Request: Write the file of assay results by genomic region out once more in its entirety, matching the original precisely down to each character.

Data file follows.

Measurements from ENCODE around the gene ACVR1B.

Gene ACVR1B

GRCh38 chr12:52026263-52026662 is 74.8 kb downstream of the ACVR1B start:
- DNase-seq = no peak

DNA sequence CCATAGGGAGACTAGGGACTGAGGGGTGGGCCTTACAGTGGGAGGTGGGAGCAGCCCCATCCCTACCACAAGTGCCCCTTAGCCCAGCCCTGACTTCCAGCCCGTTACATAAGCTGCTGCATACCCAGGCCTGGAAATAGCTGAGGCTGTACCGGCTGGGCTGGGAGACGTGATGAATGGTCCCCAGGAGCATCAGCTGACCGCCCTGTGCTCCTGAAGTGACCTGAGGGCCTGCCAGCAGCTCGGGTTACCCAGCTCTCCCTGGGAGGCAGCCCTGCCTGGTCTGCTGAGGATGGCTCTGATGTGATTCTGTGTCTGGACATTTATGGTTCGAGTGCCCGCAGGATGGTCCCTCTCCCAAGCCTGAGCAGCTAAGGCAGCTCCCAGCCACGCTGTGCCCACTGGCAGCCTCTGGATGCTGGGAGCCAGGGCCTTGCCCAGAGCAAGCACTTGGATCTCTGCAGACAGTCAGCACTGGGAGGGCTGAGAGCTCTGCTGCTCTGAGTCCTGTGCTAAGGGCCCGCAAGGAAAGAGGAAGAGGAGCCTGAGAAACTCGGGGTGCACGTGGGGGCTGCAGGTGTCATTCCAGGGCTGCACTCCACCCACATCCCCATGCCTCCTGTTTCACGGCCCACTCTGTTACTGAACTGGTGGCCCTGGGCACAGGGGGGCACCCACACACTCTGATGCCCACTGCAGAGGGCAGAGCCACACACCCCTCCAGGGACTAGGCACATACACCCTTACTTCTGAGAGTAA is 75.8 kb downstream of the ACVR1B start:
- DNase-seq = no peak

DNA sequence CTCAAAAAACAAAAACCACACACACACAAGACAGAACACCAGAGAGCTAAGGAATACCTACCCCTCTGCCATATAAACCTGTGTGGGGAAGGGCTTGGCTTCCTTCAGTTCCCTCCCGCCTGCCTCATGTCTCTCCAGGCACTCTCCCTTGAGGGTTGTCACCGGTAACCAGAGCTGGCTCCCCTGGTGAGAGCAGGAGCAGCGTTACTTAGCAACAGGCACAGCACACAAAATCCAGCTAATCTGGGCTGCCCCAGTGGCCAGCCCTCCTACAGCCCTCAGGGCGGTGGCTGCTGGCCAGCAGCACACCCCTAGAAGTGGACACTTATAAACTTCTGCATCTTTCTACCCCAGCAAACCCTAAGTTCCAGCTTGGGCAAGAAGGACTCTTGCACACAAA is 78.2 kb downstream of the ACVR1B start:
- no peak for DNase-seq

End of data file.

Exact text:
Measurements from ENCODE around the gene ACVR1B.

Gene ACVR1B

GRCh38 chr12:52026263-52026662 is 74.8 kb downstream of the ACVR1B start:
- DNase-seq = no peak

DNA sequence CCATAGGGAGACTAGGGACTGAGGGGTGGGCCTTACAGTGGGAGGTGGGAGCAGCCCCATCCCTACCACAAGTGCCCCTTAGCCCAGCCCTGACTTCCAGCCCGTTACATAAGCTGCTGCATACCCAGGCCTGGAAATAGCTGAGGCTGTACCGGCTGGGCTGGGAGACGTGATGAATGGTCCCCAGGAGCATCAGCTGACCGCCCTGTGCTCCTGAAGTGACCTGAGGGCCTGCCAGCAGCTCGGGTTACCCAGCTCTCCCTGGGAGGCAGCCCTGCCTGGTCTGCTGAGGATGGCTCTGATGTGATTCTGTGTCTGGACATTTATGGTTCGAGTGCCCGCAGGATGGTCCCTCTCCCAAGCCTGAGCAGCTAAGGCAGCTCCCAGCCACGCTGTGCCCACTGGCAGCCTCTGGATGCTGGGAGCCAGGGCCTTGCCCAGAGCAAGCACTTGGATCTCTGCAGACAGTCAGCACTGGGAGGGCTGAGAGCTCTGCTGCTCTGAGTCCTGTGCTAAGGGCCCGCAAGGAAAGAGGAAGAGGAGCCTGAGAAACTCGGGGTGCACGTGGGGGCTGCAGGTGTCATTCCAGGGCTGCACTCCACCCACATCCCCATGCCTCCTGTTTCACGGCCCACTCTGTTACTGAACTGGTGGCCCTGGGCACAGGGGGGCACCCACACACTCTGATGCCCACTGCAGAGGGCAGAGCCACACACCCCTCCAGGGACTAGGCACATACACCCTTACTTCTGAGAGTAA is 75.8 kb downstream of the ACVR1B start:
- DNase-seq = no peak

DNA sequence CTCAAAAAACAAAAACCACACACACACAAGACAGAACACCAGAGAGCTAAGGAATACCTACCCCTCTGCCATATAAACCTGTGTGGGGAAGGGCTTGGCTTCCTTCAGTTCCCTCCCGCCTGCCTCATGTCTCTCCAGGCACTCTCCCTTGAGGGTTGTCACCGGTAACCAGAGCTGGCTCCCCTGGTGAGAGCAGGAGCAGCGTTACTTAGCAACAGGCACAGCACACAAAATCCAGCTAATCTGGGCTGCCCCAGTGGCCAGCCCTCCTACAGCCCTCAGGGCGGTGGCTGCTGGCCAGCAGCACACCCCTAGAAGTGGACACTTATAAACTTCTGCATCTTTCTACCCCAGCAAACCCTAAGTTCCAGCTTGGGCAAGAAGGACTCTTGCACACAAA is 78.2 kb downstream of the ACVR1B start:
- no peak for DNase-seq